Wednesday, August 17

Dr Jamilah: No reports of complications from treatment using NSAIDS in S’wak so far


Dr Jamilah Hashim

KUCHING: There has been no reports of complications from treatment using Non-Steroidal Anti Inflammatory Drugs (NSAIDS) in Sarawak so far, said state health director Dr Jamilah Hashim.

Nonetheless, she said all health and medical facilities in Sarawak will not be prescribing NSAIDS for the treatment of influenza-like illnesses (ILI) and those admitted to the hospital due to severe acute respiratory infection (SARI) here.

This was following a report from the ground that there have been 10 cases of complications among children following the NSAIDS treatment for ILI and SARI recently.

“That report stated Selangor and Johor. There is no confirmed cases (of complications using NSAIDS) in Sarawak (so far),” she said when contacted today.

According to the report by a Consultant Paediatric Neurologist in Kuala Lumpur which was circulated in social media, eight complication cases in Klang Valley, Selangor and two in Johor were recorded following the usage of NSAIDS to treat ILI among children.

“All of them had fever, respiratory or Gastrointestinal (GI) symptoms, became encephalopathic and needing ventilation. Four of them were reportedly subsequently coned and became brain dead,” said the neurologist.

On Jan 4, the health director-general Datuk Dr Noor Hisham Abdullah issued a statement that patients, especially children ages 5 and below, should avoid NSAIDS to treat ILI and SARI following clinical evidence that showed high risk of complications from usage could cause brain inflammation among children patients.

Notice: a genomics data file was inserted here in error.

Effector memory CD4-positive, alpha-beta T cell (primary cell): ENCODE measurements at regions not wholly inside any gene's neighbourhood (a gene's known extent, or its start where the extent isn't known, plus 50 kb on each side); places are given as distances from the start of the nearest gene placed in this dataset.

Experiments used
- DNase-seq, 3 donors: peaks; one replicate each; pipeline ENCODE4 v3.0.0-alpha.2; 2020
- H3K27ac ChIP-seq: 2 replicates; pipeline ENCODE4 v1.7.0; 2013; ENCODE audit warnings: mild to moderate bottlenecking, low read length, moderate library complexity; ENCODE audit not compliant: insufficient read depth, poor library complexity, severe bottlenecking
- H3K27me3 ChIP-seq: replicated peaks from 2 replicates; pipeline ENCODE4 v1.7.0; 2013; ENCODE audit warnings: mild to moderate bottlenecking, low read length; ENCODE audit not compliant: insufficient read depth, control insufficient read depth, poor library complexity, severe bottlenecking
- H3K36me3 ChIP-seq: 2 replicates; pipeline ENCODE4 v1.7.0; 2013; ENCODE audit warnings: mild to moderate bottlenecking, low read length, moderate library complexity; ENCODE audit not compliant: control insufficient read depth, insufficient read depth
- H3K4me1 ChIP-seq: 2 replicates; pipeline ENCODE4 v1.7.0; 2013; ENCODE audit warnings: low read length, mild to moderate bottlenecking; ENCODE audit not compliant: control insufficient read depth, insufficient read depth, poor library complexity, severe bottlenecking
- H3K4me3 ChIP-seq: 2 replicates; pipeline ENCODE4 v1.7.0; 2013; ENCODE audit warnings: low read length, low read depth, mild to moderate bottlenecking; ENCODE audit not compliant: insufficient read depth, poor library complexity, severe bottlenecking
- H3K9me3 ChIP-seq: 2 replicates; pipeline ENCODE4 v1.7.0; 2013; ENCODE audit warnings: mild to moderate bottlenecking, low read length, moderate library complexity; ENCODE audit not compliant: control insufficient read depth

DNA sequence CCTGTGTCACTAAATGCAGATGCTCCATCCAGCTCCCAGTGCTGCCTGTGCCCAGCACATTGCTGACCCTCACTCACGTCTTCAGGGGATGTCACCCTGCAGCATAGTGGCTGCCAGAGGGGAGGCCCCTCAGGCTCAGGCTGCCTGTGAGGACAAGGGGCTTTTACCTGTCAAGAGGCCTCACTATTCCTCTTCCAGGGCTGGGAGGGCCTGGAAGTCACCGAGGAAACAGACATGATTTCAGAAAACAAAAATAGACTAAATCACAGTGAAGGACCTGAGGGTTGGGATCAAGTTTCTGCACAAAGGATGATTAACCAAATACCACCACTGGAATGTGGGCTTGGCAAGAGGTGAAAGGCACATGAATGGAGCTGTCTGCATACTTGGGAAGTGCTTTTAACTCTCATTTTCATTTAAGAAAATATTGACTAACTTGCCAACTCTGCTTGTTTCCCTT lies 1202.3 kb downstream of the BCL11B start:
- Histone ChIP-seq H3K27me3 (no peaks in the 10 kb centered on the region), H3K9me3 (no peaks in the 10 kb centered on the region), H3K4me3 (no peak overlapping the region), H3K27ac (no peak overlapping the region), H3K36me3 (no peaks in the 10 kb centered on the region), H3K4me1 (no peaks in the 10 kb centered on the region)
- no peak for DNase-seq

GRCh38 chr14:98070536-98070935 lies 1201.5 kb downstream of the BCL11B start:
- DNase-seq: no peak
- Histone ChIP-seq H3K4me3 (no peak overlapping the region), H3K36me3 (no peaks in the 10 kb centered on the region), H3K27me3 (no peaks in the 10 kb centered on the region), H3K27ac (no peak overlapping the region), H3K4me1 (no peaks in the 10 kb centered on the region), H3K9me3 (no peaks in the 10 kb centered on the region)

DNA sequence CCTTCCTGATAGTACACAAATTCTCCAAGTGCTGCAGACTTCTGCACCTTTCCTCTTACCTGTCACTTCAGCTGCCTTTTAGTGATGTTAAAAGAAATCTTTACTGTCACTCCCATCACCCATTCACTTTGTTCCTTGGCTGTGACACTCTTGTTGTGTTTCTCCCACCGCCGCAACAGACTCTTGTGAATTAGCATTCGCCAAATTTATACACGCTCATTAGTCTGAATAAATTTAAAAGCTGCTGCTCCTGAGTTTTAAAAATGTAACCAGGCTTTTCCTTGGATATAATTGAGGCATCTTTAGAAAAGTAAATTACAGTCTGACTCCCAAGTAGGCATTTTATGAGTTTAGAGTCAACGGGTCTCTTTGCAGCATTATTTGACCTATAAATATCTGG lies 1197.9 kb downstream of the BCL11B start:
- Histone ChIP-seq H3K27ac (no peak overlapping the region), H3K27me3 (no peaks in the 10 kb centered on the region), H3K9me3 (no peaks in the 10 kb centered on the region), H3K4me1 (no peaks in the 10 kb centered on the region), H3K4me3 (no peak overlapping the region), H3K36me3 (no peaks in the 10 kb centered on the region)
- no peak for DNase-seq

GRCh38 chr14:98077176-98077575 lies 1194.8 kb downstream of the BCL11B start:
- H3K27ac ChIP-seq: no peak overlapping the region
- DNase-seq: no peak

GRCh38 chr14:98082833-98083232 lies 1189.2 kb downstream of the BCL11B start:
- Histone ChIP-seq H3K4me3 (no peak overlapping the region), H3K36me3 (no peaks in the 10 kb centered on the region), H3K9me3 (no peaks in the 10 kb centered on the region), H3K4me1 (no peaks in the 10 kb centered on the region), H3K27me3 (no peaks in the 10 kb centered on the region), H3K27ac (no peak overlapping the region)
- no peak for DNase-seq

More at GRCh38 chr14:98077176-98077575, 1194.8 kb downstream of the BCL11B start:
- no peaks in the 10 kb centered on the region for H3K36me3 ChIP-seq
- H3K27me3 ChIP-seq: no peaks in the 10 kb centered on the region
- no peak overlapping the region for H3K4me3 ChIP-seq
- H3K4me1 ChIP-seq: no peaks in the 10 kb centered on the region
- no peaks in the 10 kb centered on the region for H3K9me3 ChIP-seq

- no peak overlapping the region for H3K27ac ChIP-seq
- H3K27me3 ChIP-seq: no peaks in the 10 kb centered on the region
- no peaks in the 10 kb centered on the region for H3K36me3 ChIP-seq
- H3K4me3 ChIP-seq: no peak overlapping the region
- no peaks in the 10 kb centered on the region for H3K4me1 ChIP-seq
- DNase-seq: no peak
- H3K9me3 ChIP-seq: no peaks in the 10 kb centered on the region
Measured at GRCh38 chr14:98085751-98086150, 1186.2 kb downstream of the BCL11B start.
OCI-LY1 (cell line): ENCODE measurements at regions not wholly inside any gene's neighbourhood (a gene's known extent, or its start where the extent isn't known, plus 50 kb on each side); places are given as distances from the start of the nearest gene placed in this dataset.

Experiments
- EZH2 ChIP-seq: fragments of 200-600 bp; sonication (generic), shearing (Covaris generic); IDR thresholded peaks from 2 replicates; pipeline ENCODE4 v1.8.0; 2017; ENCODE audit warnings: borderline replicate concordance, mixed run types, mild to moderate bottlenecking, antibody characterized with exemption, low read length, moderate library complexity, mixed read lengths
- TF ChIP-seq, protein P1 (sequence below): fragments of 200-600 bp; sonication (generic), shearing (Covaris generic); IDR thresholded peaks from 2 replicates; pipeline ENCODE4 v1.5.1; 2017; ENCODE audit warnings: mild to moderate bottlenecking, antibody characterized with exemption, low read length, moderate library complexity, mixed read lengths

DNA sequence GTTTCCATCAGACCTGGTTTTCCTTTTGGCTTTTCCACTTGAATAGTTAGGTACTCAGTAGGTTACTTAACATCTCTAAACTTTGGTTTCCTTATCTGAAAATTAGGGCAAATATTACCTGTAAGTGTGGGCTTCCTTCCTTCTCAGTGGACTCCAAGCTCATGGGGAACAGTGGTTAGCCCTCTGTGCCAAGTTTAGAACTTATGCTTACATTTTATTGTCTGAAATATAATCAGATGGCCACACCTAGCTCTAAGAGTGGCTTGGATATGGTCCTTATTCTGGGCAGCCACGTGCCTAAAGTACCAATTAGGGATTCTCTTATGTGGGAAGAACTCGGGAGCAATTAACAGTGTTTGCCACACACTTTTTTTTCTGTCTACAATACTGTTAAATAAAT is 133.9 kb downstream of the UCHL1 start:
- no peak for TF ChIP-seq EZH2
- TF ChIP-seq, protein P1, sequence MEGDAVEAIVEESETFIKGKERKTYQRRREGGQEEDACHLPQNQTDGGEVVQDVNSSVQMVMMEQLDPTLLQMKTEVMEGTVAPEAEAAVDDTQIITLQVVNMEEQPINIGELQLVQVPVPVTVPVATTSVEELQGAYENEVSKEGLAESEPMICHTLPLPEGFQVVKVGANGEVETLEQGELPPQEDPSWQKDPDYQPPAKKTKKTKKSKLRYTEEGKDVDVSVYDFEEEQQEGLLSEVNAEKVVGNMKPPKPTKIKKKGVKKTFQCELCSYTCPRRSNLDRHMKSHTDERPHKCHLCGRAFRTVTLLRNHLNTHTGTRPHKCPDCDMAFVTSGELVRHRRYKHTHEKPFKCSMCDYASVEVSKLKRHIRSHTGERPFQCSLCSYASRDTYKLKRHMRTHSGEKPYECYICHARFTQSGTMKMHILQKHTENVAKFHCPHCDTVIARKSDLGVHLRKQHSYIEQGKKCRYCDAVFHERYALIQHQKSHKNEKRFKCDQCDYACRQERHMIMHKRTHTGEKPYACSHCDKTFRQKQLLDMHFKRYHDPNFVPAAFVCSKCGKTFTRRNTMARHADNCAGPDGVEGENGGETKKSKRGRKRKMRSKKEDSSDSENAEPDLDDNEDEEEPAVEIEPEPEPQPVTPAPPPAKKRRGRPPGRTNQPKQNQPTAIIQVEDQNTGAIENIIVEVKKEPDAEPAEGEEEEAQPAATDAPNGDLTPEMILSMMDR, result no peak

“Use prescribed paracetamol with the right dosage, and tepid sponging to the body. Avoid using NSAIDS due to clinical evidence showing high risk of complications among children,” said Dr Noor Hisham.

Meanwhile, state deputy health director Dr Rosemawati Ariffin said there was no specific records or statistics on the number of ILI or SARI cases in Sarawak

“Influenza cases are not subjected to Prevention and Control of Infectious Disease Act 1988 (Act 342) where patients do not need to report any infections.

“As such the Health Department does not have specific records on influenza cases here,” she said when contacted.

Nonetheless, Dr Rosemawati assured that the Health Department and the Ministry of Health will continue to monitor the influenza infection trend through surveillance activities at sentinel locations nationwide.

According to the statement by Dr Noor Hisham dated January 4, there was no alarming trend on the increasing number of ILI and SARI nationwide.

He also assured that analysis by the Sungai Buloh National Public Health Lab and the Institute for Medical Research revealed that there has not been any signs of mutation to the influenza virus.

In China, its health authorities on Jan 3 reported and confirmed more cases of a mystery viral pneumonia that has sparked fears about a resurgence of SARS, the flu-like virus that killed hundreds of people more than a decade ago.

The 44 cases, up from the initial 27 announced on Tuesday, include 11 “severe cases”, health authorities in the central Chinese city of Wuhan said in a statement.

“The vital signs of the other patients are generally stable,” the statement said.

The authorities were still in the process of identifying the cause of the infection, but “influenza, avian influenza, adenovirus infection and other common respiratory diseases have been excluded”, the Wuhan health commission said last Friday, without mentioning SARS, which is caused by a coronavirus.

News of the mystery pneumonia outbreak earlier this week led to speculation online that it might be linked to Severe Acute Respiratory Syndrome, a highly contagious respiratory disease.